One of the key problems with the constituency-level agreements being increasingly touted on a case-by-case is that they do not engage with how British voters perceive electoral choices in Britain. Astute observers of the Mayoral Races in Teesside and the West of England pointed to them as evidence against co-operation – voter preferences were not shared on ‘progressive’ lines. In fact, it provides perhaps the best evidence explicit and overt co-operation, rather than a ‘nudge and a wink’, is needed if politicians want voters from other parties to lend their votes. Opponents of a Progressive Alliance, and even supporters such as Paddy Ashdown, are wary of ‘top-down’ approach. But the messaging and signalling of party leadership matters, just as it always has in British politics.

In response to a chastening defeat in 1945 and a radical Attlee government, Winston Churchill sought to forge the counter opposite to the Progressive Alliance discussed today: a Conservative-Liberal ‘United Front’ against Labour, based on an electoral pact between parties and a deal on electoral reform. The former Prime Minister Harold Macmillan, then a key member of Churchill’s shadow cabinet, was a Conservative ‘moderniser’ in favour of a Lib-Con pact. He saw there was ‘a great difference between the mere non-intervention of a Liberal and the active support of the Liberal party’. Local agreements needed to be supplemented by a national campaign. While Macmillan was aware that ‘anything that savoured of a ‘political deal’ from expediency rather than principles, would be badly received by the public’, both Macmillan and Churchill felt the opposite could be sold: co-operation on the basis of an existing, latent demand that could only be achieved by like-minded parties working cooperatively.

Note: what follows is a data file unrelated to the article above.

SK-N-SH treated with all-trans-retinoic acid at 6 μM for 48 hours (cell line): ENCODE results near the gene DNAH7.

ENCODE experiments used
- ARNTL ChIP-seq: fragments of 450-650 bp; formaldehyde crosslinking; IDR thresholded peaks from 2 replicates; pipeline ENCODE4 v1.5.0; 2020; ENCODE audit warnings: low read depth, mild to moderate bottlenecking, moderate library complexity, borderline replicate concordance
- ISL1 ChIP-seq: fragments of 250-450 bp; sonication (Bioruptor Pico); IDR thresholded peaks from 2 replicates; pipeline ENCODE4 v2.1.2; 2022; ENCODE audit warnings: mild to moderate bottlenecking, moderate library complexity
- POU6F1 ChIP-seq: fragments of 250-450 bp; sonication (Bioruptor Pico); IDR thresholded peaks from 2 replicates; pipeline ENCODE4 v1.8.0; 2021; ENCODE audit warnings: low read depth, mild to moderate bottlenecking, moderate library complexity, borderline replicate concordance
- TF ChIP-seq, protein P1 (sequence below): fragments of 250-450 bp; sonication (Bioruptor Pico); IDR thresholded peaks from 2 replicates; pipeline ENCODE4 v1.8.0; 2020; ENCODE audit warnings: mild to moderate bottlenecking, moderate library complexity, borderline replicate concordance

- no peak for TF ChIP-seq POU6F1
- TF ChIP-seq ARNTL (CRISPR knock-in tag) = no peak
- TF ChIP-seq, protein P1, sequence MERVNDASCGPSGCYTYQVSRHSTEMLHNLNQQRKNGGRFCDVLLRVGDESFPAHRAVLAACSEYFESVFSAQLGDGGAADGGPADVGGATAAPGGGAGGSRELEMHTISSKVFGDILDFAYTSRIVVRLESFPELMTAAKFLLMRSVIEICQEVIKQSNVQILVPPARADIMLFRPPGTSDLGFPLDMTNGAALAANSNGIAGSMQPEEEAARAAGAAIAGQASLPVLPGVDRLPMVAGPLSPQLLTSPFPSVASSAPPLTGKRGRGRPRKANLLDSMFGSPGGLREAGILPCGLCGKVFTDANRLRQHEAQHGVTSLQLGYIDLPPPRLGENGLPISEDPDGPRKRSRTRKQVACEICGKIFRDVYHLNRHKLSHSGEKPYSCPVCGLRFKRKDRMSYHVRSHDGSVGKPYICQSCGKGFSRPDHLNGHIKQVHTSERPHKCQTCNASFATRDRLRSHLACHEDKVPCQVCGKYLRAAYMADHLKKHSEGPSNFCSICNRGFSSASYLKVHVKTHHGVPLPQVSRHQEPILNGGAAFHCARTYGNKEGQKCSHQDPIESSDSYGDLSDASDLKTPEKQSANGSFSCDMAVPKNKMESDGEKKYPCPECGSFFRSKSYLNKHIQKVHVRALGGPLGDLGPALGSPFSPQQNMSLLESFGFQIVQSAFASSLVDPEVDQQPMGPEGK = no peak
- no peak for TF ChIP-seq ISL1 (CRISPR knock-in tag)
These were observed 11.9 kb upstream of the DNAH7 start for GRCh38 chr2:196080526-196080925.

As a result, a Progressive Alliance does not necessarily mean preaching to the converted. It would need to subvert the charges of chaos and incoherence, used in 2015 and again today, that will not go away by 2022 simply by being avoided. It would need to be seen not as a convenient sticking plaster, but as a bind that could unite and make coherent currently disparate forces. It would need to be conceived as part of a process of redefining the political landscape, with a renewed constitutional settlement allowing claim to be a national coalition. Perhaps above all else, it would need to sell itself principally as what many of its advocates believe it to be: the only nationwide alternative, capable of making different governing choices to the Conservative Party.


About the Author

Alan Wager is a Doctoral Candidate and Teaching Associate in the School of Politics and International Relations at Queen Mary, University of London.
Image credit: Pixabay, Public Domain